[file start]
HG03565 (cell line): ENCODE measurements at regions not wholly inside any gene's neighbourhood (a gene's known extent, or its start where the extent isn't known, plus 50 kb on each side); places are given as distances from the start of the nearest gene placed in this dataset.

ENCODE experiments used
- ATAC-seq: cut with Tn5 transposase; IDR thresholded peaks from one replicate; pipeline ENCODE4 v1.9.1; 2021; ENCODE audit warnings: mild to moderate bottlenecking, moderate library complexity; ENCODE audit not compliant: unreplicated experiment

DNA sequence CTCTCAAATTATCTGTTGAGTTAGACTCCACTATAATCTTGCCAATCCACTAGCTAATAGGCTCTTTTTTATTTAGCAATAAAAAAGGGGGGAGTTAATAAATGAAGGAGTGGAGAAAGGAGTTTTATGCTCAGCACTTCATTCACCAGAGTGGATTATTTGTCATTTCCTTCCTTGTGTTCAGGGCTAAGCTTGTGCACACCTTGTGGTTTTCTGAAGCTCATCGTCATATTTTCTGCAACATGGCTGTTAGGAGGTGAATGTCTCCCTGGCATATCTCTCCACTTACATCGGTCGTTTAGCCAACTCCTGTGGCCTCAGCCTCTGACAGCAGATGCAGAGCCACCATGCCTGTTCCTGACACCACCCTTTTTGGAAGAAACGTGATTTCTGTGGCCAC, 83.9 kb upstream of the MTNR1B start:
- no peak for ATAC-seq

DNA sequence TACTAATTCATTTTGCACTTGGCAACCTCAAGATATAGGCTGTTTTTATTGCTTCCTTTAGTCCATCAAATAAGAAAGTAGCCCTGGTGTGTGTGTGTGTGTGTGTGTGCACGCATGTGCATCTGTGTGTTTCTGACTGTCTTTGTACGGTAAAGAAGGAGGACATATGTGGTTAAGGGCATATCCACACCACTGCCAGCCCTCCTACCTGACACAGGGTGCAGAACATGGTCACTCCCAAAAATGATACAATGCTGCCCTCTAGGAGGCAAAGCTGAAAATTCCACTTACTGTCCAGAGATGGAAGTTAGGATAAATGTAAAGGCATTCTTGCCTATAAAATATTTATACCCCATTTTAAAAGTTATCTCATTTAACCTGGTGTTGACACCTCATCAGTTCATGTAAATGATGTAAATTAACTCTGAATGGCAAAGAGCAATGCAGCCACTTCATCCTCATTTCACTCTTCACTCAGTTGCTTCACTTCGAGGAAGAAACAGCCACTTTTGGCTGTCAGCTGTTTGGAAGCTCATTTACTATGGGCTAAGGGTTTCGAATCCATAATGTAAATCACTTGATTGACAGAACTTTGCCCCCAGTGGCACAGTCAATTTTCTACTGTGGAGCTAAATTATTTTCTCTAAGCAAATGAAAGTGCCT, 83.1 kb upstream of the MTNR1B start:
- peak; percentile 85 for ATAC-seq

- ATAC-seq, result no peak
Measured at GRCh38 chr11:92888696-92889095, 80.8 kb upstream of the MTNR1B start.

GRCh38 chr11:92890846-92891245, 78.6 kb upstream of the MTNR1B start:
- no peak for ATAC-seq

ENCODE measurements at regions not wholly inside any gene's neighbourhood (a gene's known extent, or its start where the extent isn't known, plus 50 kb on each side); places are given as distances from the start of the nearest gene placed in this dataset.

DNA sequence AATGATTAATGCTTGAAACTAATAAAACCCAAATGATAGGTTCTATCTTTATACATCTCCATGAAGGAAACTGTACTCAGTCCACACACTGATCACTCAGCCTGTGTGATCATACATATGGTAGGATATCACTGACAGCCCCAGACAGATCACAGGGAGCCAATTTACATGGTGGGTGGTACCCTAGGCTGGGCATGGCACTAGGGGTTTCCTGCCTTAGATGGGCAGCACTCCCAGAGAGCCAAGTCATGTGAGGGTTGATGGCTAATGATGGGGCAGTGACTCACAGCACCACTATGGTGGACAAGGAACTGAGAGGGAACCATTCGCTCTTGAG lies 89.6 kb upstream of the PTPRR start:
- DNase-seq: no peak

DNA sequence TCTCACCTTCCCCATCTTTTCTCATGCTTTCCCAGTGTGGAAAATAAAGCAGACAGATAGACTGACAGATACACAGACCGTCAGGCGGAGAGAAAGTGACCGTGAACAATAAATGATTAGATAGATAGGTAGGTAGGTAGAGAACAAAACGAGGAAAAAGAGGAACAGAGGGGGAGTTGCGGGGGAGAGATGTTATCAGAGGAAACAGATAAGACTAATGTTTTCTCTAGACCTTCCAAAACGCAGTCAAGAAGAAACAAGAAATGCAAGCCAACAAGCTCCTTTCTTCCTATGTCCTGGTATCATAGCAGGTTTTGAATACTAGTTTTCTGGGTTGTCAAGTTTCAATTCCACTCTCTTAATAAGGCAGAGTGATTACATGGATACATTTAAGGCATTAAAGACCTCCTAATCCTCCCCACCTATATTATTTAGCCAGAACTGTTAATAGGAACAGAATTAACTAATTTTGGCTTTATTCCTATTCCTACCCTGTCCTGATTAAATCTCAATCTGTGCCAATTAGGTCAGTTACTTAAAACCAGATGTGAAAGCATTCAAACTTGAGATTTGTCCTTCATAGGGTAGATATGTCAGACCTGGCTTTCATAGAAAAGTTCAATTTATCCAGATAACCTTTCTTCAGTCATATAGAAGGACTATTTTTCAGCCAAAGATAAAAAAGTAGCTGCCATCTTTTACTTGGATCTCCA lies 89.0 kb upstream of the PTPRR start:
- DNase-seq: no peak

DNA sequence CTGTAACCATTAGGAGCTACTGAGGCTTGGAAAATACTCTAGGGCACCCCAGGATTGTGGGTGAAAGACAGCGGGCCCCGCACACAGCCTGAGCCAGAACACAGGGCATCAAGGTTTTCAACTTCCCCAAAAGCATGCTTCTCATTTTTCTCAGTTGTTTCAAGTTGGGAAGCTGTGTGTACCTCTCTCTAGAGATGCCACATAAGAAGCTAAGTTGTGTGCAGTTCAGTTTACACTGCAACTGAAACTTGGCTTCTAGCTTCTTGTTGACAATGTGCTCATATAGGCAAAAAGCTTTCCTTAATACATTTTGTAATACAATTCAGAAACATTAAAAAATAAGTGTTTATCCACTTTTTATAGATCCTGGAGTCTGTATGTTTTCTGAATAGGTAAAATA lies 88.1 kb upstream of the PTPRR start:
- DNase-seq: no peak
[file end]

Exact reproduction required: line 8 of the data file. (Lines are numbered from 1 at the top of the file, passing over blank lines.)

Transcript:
- ATAC-seq, result no peak